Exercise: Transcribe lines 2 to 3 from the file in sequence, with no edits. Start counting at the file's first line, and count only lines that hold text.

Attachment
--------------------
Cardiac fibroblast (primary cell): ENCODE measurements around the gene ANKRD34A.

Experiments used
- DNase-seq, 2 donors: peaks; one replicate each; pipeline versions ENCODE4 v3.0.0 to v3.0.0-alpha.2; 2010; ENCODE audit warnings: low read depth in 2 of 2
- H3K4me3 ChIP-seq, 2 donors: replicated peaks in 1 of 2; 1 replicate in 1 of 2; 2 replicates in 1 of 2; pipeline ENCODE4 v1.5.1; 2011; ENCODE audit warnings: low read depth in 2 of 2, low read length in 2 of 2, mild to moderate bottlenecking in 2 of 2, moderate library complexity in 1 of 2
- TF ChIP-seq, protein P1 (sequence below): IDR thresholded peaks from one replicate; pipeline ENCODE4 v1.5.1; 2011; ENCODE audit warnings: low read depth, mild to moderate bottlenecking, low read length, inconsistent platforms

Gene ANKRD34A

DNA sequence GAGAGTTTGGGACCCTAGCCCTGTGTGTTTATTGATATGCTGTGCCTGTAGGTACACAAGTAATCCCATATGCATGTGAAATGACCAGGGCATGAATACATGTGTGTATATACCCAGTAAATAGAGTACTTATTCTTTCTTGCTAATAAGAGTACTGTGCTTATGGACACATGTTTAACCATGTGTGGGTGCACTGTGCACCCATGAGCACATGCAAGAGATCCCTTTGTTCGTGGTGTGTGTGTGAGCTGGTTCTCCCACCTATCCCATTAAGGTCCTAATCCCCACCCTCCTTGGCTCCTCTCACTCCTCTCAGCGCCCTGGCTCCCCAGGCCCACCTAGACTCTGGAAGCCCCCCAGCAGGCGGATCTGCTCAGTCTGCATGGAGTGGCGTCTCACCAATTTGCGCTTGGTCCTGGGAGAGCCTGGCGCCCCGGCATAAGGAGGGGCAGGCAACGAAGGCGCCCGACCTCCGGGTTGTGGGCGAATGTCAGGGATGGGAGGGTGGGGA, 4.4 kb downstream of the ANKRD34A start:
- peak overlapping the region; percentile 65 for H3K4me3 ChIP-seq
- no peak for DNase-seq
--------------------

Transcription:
Experiments used
- DNase-seq, 2 donors: peaks; one replicate each; pipeline versions ENCODE4 v3.0.0 to v3.0.0-alpha.2; 2010; ENCODE audit warnings: low read depth in 2 of 2